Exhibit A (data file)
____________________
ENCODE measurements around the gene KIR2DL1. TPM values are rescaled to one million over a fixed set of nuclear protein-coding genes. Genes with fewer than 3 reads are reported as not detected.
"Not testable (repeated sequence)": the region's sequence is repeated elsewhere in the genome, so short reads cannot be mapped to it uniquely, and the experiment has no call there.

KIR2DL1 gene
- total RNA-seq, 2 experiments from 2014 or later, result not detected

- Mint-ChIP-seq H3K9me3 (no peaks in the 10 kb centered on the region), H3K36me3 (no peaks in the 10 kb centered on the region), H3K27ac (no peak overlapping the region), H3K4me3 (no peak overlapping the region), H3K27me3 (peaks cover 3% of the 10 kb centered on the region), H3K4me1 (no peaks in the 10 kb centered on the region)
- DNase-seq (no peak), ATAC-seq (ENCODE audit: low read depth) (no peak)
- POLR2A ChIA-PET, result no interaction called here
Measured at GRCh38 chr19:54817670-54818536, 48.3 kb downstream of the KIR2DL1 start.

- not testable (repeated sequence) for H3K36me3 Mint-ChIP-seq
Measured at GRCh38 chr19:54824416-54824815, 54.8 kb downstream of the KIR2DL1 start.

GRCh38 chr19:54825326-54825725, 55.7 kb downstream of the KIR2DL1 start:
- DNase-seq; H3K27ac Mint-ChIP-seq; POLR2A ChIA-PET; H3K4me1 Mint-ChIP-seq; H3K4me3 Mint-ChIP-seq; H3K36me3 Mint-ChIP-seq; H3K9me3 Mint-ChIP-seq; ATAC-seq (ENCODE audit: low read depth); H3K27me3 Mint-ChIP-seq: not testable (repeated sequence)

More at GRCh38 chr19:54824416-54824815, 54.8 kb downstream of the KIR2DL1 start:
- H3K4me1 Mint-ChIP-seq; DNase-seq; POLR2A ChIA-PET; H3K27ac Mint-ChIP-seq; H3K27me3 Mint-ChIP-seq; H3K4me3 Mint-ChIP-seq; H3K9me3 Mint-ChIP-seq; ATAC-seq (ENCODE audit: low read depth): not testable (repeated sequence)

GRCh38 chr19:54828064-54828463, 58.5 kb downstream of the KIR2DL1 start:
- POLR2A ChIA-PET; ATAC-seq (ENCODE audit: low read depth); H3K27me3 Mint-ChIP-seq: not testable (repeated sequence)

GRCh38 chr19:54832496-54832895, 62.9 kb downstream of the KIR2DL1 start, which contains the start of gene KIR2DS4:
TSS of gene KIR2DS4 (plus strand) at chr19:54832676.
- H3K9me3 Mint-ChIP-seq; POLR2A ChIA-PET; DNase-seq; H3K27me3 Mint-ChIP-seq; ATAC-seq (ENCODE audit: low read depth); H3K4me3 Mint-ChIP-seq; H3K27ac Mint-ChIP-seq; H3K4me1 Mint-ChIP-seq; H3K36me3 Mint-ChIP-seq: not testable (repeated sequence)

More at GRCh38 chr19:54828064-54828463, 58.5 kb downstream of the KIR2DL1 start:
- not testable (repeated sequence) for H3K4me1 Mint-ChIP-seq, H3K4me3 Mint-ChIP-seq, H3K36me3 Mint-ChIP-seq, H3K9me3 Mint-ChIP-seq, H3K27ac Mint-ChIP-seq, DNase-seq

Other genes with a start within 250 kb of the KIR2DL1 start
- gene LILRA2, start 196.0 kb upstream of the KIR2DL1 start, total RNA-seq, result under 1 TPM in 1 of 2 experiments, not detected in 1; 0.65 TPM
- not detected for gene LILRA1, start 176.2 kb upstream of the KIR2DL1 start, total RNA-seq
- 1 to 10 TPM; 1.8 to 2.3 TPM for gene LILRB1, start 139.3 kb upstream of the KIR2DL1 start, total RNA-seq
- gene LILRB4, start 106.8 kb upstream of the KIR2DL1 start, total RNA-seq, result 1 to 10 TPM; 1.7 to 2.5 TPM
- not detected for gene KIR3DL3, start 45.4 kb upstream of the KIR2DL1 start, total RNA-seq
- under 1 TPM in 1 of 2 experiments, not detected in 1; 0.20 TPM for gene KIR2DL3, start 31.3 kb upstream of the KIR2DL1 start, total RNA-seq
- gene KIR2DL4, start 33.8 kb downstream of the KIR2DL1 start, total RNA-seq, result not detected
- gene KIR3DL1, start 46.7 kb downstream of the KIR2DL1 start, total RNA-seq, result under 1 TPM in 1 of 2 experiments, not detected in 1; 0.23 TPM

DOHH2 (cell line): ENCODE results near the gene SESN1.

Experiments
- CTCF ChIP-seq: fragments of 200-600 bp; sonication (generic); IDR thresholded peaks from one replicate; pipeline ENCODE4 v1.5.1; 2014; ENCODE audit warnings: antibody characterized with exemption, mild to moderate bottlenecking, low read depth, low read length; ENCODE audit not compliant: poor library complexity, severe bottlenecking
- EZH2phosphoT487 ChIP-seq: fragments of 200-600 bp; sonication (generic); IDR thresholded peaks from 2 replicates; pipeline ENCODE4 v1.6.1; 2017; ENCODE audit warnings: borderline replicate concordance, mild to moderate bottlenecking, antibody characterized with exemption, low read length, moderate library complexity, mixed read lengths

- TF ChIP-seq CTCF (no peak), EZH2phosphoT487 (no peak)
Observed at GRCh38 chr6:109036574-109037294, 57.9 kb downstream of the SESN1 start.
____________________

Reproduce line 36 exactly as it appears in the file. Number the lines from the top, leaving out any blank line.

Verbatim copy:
Observed at GRCh38 chr6:109036574-109037294, 57.9 kb downstream of the SESN1 start.